CSOs garner support for demos


Civil Society Organisations (CSOs) have appealed to all Malawians to take part in December 13 nationwide demonstrations organised by the Public Affairs Committee (Pac).
The protests, which initially were only in support of Electoral Reforms and Local Government Act amendments, now include leadership and social issues.
Centre for Human Rights and Rehabilitation (CHRR), Centre for the Development of People (Cedep), Youth and Society (Yas) and National League for Democracy and Development said yesterday the protests are the best platform to push for responsive leadership.
“We would like to appeal to all patriotic citizens to come out en masse and stand up for their right to a free and just electoral system, during the marches organised by the Public Affairs Committee, which are scheduled for December 13, 2017. This is a great opportunity for every citizen to demonstrate how patriotic, he or she is as we peacefully demand a transformative and responsive leadership in this beloved country of ours,” reads a statement they released on Saturday.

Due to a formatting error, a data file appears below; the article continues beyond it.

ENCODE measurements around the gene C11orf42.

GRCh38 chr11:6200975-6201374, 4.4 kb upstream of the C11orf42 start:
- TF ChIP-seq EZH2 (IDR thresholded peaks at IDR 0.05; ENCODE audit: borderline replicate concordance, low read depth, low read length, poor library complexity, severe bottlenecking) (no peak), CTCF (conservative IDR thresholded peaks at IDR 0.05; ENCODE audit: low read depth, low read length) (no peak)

Human Rights Activist Billy Mayaya read the statement at a press conference in Lilongwe. CHRR Executive Director, Timothy Mtambo and his Cedep counterpart, Gift Trapence were also present at the press conference.
The CSOs have since asked for an extension of the current meeting of Parliament in order to pass all the electoral reforms bills.
“We would like to caution government that if the electoral reforms bills are not passed, we shall continue to exert pressure through acts of civil disobedience after 13 December, until such a time when the bills will become law,” reads the statement.
Trapence said the reforms are not for any political party.
“It is important for all Malawians to go into the streets. These bills are for Malawians. That is why Malawians are appealing for them. Government must not resist change,” Trapence said.
On Thursday government circulated three out of the six electoral reforms bills. These include Referendum Bill, The Electoral Commission (Amendment) Bill and Assumption of office (Transitional Arrangements) Bill.
Leader of the House Kondwani Nankhumwa said Parliament’s business committee will decide when the bills will be tabled.
Meanwhile the three bills are now appearing on parliament’s Order Paper.
The other bills, Presidential, Parliamentary and Local Government Elections Bill, Elections Management Bill and Constitution (Amendment) are yet to be brought to the House.
The most contentious issue is to do with the change in the country’s electoral system, from a win with a simple majority to the one which provides that a winning presidential candidate should get more than fifty percent of the total votes cast.

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